The accompanying color photographic illustration shows typical specimens of the foliage and fruit of the present new interspecific variety. The illustration shows the upper and lower surface of the leaves, an exterior and sectional view of a single fruit divided in its suture plane to show flesh color, pit cavity and the stone remaining in place: The photographic illustration was taken shortly after being picked (shipping ripe) from a 5 year old tree and the colors are as nearly true as is reasonably possible in a color representation of this type.

DESCRIPTION OF THE VARIETY

The following is a detailed botanical description of the new variety of interspecific tree, its flowers, foliage and fruit, as based on observations of 5 year old specimens grown near Modesto, Calif., with color in accordance with Munsell Book of Color published in 1958.

  • Tree:
      • Size.—Large, usually pruned to 3 to 3.5 meters in height and width for economical harvesting of fruit. Varies with different cultural practices.
      • Vigor.—Vigorous, tree growth of approximately 1.5 to 2 meters the first growing season. Varies with cultural practice, soil type, fertility of soil and climatic conditions.
      • Form.—Semi-spreading, usually pruned to vase shape.
      • Branching habit.—Semi-spreading, crotch angle approximately 35°, increases with heavy crop load.
      • Productivity.—Productive, thinning and spacing of fruit necessary for desired market size. Fruit set varies with climatic conditions during bloom time.
      • Bearer.—Regular, adequate fruit set 3 consecutive years. No alternate bearing observed.
      • Fertility.—Self fertile, sets fruit under bag.
      • Density.—Medium dense, usually pruned to vase shape to increase air movement and sunlight to center of tree to enhance fruit color and health of fruit spurs.
      • Hardiness.—Hardy in all stone fruit growing areas of California. Tree grown in USDA Hardiness Zone 9. Winter chilling requirement approximately 900 hours at or below 45° F.
  • Trunk:
      • Size.—Medium to large. Average circumference 59.7 cm at 25.4 cm above ground on a 5 year old tree.
      • Stocky.—Medium stocky.
      • Texture.—Medium shaggy, roughness increases with age.
      • Color.—Varies from 2.5Y 5/2 to 2.5Y 4/2.
  • Branches:
      • Size.—Medium. Average circumference 13.7 cm at 1.2 meters above ground on a 5 year old tree. Crotch angle approximately 35°, increases with heavy crop load.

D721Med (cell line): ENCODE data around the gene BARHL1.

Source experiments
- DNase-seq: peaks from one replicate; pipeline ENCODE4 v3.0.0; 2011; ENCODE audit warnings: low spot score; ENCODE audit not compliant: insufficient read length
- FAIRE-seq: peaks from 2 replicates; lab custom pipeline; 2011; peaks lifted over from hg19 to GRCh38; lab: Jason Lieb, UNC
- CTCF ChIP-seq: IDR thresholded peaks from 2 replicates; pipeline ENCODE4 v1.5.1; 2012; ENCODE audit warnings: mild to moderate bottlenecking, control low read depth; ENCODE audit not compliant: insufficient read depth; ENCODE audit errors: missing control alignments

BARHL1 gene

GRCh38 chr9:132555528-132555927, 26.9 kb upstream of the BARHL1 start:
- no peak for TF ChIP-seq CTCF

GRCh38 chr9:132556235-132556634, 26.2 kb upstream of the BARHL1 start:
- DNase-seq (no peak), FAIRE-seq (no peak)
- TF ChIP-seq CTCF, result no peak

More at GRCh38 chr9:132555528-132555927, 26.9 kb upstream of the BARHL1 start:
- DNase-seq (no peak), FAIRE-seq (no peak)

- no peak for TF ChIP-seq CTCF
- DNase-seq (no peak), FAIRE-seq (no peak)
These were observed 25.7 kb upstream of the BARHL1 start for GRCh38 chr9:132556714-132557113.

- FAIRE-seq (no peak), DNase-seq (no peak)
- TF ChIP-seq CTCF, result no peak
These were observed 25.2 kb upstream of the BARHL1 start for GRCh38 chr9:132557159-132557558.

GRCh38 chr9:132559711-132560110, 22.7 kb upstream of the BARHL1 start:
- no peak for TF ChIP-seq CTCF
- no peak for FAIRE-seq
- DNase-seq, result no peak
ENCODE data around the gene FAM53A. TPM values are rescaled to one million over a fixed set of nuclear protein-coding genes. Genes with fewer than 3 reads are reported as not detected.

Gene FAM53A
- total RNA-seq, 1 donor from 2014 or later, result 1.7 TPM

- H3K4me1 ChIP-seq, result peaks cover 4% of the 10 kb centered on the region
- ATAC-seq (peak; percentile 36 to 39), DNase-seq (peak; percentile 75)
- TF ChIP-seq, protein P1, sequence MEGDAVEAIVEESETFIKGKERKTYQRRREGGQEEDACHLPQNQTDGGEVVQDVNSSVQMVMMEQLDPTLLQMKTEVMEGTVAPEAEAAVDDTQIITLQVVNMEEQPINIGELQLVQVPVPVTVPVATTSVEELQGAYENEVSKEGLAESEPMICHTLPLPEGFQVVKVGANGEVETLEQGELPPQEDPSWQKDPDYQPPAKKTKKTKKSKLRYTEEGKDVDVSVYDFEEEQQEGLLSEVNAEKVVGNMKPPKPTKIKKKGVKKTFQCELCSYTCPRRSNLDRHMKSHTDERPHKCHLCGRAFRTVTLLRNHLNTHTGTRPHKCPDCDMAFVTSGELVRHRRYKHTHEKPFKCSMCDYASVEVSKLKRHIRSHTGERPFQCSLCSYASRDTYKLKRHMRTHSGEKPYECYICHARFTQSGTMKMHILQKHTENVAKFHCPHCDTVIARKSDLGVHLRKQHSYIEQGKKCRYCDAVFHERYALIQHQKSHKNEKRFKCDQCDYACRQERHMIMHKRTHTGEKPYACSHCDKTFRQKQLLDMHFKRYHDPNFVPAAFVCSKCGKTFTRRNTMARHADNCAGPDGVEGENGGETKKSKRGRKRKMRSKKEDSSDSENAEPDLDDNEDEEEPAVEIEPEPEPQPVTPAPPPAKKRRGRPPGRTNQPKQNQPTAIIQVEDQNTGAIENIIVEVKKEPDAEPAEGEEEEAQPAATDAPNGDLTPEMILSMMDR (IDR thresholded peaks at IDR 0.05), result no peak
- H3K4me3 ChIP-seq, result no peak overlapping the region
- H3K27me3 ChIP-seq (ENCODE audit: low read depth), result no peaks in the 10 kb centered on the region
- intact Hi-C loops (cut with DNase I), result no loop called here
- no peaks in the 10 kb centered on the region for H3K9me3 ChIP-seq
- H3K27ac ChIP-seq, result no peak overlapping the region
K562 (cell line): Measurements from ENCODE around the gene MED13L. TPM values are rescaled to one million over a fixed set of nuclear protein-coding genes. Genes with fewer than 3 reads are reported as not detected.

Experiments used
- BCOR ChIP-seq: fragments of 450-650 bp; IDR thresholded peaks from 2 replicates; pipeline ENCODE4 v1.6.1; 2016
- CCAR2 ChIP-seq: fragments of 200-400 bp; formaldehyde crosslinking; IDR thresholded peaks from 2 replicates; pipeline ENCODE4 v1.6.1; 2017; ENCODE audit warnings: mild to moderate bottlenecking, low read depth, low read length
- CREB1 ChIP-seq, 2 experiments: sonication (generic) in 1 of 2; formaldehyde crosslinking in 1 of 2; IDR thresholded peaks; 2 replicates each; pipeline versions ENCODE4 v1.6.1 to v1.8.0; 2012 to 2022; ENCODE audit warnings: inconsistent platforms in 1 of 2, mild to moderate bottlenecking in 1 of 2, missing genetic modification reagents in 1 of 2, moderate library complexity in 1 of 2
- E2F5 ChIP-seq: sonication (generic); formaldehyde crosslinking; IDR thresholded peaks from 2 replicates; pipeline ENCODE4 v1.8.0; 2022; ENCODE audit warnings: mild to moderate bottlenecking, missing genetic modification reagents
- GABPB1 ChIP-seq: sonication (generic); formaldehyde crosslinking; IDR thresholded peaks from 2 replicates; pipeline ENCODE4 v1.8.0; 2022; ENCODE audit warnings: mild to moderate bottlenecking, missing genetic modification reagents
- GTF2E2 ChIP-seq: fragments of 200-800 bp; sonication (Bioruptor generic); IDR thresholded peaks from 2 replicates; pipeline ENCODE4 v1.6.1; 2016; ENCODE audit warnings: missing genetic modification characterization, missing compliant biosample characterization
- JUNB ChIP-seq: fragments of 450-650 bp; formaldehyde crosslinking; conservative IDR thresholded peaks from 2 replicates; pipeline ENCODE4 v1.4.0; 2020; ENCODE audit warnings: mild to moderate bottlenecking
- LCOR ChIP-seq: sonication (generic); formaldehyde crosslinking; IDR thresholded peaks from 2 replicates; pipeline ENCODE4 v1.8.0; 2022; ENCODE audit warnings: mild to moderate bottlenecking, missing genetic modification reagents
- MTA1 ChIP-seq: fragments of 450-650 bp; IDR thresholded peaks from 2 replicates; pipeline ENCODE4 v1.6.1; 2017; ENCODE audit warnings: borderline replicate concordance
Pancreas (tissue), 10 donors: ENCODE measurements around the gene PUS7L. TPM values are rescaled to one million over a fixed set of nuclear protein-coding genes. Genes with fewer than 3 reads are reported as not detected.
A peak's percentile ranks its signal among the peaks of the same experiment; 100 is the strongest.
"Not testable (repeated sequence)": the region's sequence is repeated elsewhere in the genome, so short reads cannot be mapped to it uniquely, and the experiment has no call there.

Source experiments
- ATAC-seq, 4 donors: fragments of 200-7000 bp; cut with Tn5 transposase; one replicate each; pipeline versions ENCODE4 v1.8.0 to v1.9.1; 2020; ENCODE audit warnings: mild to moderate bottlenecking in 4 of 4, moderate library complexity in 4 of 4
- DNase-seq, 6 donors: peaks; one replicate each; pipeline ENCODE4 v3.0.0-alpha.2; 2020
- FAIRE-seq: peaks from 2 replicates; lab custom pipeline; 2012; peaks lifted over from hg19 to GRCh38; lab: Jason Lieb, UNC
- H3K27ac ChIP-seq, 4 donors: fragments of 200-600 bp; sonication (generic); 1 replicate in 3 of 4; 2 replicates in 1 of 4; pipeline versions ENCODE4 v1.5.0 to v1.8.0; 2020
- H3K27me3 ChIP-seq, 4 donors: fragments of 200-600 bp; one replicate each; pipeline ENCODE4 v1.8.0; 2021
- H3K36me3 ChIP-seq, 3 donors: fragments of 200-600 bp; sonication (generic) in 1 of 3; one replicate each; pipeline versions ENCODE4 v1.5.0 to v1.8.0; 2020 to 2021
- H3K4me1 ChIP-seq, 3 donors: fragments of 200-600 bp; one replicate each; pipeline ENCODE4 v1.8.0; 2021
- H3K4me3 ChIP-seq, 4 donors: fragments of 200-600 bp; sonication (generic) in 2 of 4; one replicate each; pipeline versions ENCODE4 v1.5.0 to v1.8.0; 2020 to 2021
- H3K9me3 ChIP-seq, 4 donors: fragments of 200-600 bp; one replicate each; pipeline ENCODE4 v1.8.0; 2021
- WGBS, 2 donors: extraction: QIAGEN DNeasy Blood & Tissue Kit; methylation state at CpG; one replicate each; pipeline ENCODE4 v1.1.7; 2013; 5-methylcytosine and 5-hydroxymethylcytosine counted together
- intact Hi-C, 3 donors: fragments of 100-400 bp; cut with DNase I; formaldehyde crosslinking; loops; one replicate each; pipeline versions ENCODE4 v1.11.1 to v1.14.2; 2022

• Surface texture.—New growth relatively smooth. Mature growth medium rough, roughness increases with age.
      • Lenticels.—Average number 41 in a 25.8 square cm area. Average length 3.1 mm. Average width 1.5 mm. Color varies from 2.5Y 7/8 to 2.5Y 6/8.
      • Color.—New growth varies from 5GY 5/8 to 7.5R 2/8. Mature growth varies from 7.5YR 2/4 to 10YR 3/4, varies with age of growth.
  • Leaves:
      • Size.—Small to medium. Average length 72.3 mm. Average width 57.5 mm.
      • Form.—Ovate.
      • Apex.—Acuminate.
      • Base.—Cuneate.
      • Margin.—Doubly serrate.
      • Thickness.—Medium.
      • Surface texture.—Upper surface relatively smooth, slight indentations over midrib and leaf veins. Lower surface relatively smooth, except for small ridges created by midrib and pinnate venation. Both upper and lower surfaces glabrous.
      • Petiole.—Medium. Average length 24.5 mm. Average width 1.3 mm. Longitudinally grooved. Surface-glabrous. Color varies from 2.5GY 6/6 to 7.5R 3/4.
      • Glands.—Type — reniform. Size — medium. Average length 1.1 mm. Average diameter 0.9 mm. Average number 3, varies from 2 to 4. Located primarily on the upper portion of the petiole and base of leaf blade. Color varies from 7.5R 3/4 to 7.5R 2/4.
      • Stipules.—Average length 7.7 mm. Average number 2. Edges — pectinate. Color varies from 2.5GY 6/6 to 7.5R 3/4.
      • Color.—Upper surface varies from 5GY 4/6 to 5GY 3/6. Lower surface varies from 2.5GY 4/4 to 5GY 4/4. Midvein color varies from 2.5GY 6/6 to 5GY 6/6.
  • Flower buds:
      • Size.—Large. Average length 14.3 mm. Average diameter 8.4 mm.
      • Hardiness.—Hardy with respect to California winters.
      • Form.—Conical, becoming elongated just before opening.
      • Pedicel.—Average length 1.8 mm. Average width 1.2 mm. Color varies from 2.5GY 6/6 to 5GY 7/6. Surface — glabrous.
      • Color.—Varies from 7.5RP 9/2 to 7.5RP 7/8.
      • Number of buds per spur.—Varies from 7 to 13, average 9. Varies with age of spur.
  • Flowers:
      • Blooming period.—Date of First Bloom Feb. 24, 2014. Date of Petal Fall Mar. 5, 2014, varies slightly with climatic conditions.
      • Size.—Medium to large. Average height 15.8 mm. Average diameter 22.3 mm.
      • Petals.—Normally 5, alternately arranged to sepals. Size — large. Average length 12.0 mm. Average width 12.2 mm. Shape — orbicular. Arrangement — overlapping. Petal apex — rounded. Petal base — rounded to somewhat truncated. Margin — sinuate. Color varies from 5RP 9/2 to 7.5RP 9/2, fades with age of flower. Both upper and lower surfaces glabrous.